“We can observe the does without walking through and upsetting them. We also put cameras in our loafing shed, attaching them to 1-foot sections of two-by-fours, with zip ties to attach them to the rafters rather than permanently, so we can move them around. At one point, we used an extra set of kidding pens and needed another camera; we took one out of the other barn to have more coverage.”

Camera on the barn

They can make sure newborns aren’t getting stepped on, and that they are bonding and suckling. “In pens where we have pregnant does, we can see if one goes off by herself, or is lying down straining or has a water bag. We watch them through labor without disturbing them, unless we see a problem,” Carmen says.

It’s helpful to continually monitor and know when labor starts and when to check on one. “If we notice one starting labor, we make a point to check her half an hour later and not have to keep running out there.”

One of the handiest aspects is knowing when labor actually starts. “You can buy expensive cameras that constantly record, like a surveillance camera with a tape you can rewind and check something you might have missed. Ours don’t do that, but they have a motion detector and will turn on and record for 15 or 20 seconds. If a doe is in labor, she is usually moving around enough to trip the motion detector.”

cameras on a pole

It records snippets of movement with a time stamp. “You can check that – if you haven’t been watching – and see how long she’s been in labor. It might be two hours and you need to get out there and help her, or maybe she just started 10 minutes ago.”

These were inexpensive models but very durable. “They need a power source, and we just use extension cords. One of our barns doesn’t have electricity, so we simply run an extension cord with a surge protector in the middle.” Each camera comes with a 5-foot cord so you can plug it in, and it might take a long extension cord for some locations.

These are stationary cameras, but they have a wide angle of vision. If you put them in various corners, they can cover most of the area you need to view without many blind spots. “We bought four our first year, and it was only 100 dollars for a set of two. Now we have eight,” Carmen says. “Once the app is on your phone, you can watch it from anywhere. If something needs attention when we’re gone, we call our neighbor.”  end mark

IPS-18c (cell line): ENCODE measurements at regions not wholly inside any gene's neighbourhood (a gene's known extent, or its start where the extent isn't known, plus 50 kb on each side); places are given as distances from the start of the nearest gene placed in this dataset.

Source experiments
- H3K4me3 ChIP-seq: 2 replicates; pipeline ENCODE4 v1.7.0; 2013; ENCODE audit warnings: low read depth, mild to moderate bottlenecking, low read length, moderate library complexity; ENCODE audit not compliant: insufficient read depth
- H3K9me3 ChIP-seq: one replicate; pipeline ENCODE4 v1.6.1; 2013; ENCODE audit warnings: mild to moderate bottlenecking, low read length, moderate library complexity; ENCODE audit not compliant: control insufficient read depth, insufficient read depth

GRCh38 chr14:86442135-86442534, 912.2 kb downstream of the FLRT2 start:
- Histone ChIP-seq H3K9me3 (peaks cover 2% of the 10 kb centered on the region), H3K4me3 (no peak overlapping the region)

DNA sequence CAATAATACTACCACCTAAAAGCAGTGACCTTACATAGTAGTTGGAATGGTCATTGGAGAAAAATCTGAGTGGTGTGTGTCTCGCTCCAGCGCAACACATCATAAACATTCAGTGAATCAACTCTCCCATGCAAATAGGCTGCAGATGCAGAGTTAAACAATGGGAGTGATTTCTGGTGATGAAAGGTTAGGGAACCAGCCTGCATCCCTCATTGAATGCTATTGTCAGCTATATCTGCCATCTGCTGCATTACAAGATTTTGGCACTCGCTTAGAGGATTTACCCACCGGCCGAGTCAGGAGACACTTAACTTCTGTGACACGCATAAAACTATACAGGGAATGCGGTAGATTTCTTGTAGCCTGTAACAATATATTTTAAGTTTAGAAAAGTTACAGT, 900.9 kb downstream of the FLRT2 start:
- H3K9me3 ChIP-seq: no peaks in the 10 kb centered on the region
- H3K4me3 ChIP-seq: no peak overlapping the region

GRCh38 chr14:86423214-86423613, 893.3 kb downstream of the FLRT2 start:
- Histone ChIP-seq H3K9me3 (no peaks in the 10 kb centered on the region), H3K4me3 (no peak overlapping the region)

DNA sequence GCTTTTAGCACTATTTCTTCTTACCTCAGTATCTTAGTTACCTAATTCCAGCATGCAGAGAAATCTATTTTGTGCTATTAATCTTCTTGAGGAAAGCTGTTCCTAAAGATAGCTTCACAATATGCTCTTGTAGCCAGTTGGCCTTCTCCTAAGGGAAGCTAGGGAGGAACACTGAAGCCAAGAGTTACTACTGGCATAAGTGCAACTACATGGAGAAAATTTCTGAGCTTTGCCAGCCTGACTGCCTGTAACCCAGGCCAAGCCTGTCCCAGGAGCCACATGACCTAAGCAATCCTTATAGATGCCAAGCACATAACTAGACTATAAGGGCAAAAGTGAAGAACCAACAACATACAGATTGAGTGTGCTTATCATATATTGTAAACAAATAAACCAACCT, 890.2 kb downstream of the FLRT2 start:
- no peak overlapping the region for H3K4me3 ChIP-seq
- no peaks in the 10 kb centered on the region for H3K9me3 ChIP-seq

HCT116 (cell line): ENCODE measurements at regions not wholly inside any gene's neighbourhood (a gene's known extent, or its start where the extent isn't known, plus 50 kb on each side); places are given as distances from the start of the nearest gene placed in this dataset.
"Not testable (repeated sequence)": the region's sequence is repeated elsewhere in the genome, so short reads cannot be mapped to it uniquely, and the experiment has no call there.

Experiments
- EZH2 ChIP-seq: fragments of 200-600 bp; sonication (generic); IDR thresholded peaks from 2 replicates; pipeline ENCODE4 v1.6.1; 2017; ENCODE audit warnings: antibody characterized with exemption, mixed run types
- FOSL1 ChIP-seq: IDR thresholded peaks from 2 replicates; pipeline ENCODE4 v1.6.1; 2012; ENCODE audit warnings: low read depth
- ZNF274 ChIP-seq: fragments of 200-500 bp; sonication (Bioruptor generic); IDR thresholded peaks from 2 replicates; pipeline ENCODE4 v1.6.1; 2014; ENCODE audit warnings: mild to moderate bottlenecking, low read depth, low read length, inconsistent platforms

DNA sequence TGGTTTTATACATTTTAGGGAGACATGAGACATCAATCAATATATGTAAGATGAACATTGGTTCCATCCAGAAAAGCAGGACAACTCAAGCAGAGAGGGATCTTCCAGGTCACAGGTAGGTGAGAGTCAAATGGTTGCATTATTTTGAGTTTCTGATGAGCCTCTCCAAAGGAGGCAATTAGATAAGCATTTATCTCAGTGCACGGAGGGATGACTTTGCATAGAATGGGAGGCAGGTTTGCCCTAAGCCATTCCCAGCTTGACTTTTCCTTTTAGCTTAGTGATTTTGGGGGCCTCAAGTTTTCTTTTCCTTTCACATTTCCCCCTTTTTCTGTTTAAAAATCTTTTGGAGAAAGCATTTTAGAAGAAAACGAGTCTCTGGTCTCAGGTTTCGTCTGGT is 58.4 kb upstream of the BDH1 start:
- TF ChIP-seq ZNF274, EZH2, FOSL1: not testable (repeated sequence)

PHOTO 1: The camera in the barn can show what’s happening in any barn stall.

PHOTO 2: This image on a TV screen in the house shows what is happening in the barn, and whether the pairs are bonding or the calf is able to nurse. Photos provided by Julie Demman.

PHOTO 3: The outdoor pen can be viewed in the house on a TV screen.

PHOTO 4 & 5: An outdoor camera can be mounted on the barn at a high spot, or on a pole above the yard light. Photos by Jim Wright.

Heather Smith Thomas is a freelance writer based in Idaho.


Jim and Kristen Wright use their camera during breeding season when heat detecting for A.I. “If I’m at work, I can periodically check cows, looking at my phone, and catch the ones that start to show heat. Conception rates on our embryo transfers have improved because we typically put most of our embryos in on natural heats,” Jim says.

With the camera, he can catch a cow that only rides once or twice – that might otherwise be missed. “I am more apt to see it on my phone than if I was going out to the field a few times a day to observe cows. With both of us working full time, this was a good investment. The camera system was expensive, but now we couldn’t be without it,” he says.